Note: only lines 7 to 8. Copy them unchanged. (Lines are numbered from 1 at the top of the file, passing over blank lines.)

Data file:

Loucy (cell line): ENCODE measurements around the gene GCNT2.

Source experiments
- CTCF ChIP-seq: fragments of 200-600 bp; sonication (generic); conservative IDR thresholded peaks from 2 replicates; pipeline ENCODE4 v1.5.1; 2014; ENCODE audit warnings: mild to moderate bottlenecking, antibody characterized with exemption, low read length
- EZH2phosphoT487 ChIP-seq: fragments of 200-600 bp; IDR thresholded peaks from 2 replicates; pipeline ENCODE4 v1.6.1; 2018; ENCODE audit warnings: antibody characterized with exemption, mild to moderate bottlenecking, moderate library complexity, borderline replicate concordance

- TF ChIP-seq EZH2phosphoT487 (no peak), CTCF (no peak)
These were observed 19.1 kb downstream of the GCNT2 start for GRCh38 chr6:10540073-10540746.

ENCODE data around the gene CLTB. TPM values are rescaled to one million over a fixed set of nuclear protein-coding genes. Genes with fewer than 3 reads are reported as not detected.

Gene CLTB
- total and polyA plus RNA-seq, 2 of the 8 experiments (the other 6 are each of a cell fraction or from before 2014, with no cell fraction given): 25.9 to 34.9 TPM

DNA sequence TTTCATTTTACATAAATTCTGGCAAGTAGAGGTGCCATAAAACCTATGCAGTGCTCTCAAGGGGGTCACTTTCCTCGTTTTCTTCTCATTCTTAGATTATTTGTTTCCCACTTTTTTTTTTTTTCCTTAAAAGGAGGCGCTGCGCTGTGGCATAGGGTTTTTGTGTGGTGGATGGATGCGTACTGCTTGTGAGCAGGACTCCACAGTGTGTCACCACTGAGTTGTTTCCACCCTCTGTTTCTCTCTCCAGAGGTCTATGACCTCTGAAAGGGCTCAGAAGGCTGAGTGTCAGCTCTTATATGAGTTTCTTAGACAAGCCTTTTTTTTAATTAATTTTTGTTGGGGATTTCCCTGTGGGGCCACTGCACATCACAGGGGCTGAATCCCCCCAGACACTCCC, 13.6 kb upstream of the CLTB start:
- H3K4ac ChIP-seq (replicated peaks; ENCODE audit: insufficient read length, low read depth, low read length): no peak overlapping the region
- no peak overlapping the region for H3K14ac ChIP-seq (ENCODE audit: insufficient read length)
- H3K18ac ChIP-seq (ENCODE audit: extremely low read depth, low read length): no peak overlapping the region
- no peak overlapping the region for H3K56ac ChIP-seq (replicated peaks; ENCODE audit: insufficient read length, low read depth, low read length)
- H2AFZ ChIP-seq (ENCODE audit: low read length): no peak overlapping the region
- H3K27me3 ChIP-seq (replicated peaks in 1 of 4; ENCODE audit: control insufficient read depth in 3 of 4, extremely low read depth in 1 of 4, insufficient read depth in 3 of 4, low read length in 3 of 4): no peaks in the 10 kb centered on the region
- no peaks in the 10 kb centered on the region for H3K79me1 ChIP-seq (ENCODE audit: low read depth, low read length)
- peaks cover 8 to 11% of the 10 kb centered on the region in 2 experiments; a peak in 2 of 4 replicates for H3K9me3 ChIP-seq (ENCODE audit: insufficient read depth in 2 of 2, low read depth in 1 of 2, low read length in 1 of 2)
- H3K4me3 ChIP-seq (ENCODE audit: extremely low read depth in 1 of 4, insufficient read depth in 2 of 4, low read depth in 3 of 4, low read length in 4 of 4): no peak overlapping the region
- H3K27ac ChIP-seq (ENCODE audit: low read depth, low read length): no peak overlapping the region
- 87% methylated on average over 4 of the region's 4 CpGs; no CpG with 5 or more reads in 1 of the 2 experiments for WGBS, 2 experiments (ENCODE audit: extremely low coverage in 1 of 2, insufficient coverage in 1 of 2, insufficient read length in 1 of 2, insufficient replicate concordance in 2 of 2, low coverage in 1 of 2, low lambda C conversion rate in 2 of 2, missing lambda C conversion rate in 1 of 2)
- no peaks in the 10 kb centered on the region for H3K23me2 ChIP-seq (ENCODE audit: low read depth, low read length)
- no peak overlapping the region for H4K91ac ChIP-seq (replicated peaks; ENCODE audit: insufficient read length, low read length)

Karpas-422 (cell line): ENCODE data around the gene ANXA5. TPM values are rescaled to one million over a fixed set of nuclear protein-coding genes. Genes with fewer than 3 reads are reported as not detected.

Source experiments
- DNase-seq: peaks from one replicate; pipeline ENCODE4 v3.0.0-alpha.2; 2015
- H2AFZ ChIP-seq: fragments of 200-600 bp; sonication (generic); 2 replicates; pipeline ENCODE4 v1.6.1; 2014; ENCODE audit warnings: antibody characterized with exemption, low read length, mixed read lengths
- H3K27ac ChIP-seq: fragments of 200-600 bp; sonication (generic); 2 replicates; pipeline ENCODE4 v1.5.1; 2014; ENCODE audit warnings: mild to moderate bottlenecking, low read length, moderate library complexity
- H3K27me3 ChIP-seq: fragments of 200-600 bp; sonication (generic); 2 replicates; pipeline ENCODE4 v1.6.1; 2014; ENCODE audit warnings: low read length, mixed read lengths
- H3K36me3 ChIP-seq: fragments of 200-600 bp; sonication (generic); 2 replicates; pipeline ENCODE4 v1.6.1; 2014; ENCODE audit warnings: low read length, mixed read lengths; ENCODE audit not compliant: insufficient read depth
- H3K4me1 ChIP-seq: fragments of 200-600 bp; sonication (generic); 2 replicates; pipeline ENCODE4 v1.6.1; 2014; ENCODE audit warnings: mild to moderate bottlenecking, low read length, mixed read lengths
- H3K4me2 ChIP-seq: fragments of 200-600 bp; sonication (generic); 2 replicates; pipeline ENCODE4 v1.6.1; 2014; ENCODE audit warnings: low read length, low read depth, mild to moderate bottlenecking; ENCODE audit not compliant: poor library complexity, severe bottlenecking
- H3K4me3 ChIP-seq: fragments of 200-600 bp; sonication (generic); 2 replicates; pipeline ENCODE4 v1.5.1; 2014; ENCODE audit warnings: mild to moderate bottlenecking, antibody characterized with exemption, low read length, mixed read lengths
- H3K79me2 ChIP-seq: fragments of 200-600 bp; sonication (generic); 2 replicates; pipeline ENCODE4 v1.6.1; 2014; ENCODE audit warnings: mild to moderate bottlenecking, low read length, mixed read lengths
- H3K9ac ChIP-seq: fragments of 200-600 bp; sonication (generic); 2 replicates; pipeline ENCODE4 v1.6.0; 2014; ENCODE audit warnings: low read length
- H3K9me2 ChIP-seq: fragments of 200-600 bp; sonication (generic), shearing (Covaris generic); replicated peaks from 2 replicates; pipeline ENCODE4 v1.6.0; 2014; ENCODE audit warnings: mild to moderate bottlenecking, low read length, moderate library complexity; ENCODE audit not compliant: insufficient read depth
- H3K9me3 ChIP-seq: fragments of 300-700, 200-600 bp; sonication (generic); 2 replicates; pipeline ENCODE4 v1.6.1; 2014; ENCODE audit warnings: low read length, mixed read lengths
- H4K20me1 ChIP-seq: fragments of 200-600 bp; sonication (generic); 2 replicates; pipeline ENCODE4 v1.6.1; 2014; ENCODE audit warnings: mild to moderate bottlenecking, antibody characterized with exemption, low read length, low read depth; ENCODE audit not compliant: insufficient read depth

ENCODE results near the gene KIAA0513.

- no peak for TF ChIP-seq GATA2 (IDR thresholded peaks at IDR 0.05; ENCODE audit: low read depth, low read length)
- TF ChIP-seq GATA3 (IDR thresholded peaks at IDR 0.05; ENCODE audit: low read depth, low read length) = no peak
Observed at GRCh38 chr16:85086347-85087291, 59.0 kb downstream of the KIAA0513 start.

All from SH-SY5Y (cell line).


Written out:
ENCODE data around the gene CLTB. TPM values are rescaled to one million over a fixed set of nuclear protein-coding genes. Genes with fewer than 3 reads are reported as not detected.

Gene CLTB